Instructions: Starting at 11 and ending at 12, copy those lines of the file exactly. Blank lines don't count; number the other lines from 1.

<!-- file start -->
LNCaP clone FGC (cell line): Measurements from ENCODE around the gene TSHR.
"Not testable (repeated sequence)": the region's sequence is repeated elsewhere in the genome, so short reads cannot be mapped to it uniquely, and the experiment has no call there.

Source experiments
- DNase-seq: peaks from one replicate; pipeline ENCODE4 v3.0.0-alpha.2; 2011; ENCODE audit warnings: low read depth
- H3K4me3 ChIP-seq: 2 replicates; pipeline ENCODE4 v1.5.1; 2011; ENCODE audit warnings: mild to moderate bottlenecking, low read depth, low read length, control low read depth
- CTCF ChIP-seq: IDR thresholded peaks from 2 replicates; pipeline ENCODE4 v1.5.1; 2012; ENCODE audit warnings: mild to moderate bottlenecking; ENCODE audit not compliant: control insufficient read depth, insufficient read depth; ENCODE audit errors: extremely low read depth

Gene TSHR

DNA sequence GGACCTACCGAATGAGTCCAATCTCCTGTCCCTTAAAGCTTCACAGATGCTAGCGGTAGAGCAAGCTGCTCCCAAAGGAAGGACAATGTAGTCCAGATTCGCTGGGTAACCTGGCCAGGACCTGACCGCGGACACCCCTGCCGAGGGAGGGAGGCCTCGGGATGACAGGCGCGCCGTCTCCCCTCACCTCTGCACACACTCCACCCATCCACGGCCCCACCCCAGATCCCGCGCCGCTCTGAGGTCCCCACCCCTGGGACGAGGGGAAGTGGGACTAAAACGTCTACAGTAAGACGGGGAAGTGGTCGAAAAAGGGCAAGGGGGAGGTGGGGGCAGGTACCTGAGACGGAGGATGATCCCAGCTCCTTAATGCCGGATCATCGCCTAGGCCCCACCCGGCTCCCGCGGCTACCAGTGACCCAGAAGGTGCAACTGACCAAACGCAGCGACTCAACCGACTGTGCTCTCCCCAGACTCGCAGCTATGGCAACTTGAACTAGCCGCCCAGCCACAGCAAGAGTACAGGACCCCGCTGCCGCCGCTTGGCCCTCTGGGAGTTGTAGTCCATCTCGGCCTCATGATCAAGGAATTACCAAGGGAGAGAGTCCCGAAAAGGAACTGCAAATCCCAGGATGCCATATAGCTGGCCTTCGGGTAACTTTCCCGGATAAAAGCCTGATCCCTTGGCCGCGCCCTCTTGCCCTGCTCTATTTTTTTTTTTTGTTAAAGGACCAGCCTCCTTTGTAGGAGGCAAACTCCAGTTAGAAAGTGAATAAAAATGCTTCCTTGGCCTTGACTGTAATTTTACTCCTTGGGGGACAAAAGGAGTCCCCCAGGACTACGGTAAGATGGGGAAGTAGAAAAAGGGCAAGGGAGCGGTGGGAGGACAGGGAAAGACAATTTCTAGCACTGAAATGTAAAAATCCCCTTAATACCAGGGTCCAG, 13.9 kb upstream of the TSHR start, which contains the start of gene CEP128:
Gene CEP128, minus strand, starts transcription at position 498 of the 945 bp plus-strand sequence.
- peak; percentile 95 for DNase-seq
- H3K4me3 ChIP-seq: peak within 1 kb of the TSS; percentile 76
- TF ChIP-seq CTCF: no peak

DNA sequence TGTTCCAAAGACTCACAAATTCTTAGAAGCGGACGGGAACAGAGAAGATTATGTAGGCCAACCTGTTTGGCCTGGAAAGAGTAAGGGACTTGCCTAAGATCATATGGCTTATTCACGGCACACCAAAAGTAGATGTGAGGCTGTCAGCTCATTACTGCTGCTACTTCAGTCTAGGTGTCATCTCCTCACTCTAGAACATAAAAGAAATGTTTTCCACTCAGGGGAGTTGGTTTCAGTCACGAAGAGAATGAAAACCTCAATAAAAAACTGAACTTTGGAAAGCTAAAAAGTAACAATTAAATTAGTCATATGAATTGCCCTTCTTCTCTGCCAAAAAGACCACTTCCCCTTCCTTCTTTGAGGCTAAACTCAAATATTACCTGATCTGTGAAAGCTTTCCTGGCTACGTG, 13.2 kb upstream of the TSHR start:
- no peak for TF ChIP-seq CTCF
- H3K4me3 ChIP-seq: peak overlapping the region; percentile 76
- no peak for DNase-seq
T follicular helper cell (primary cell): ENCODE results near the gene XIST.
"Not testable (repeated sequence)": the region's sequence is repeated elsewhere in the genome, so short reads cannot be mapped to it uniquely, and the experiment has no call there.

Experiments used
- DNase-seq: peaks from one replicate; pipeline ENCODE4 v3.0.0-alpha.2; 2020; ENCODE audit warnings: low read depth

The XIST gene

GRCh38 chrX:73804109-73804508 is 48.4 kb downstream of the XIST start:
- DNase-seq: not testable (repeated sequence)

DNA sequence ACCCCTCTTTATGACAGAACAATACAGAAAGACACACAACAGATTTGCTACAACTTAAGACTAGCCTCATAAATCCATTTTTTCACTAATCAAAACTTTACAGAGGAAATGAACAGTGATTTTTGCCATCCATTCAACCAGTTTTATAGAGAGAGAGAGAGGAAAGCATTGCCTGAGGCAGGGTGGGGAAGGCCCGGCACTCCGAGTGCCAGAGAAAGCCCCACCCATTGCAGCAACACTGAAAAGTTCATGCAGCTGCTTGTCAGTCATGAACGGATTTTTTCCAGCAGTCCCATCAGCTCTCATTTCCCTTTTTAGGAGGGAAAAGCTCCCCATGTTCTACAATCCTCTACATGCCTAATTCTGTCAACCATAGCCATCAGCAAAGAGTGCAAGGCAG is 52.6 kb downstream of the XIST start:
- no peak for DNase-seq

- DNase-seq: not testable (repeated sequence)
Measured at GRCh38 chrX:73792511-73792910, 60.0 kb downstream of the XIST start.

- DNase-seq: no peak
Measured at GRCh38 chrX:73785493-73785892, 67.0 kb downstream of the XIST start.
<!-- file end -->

- H3K4me3 ChIP-seq: peak within 1 kb of the TSS; percentile 76
- TF ChIP-seq CTCF: no peak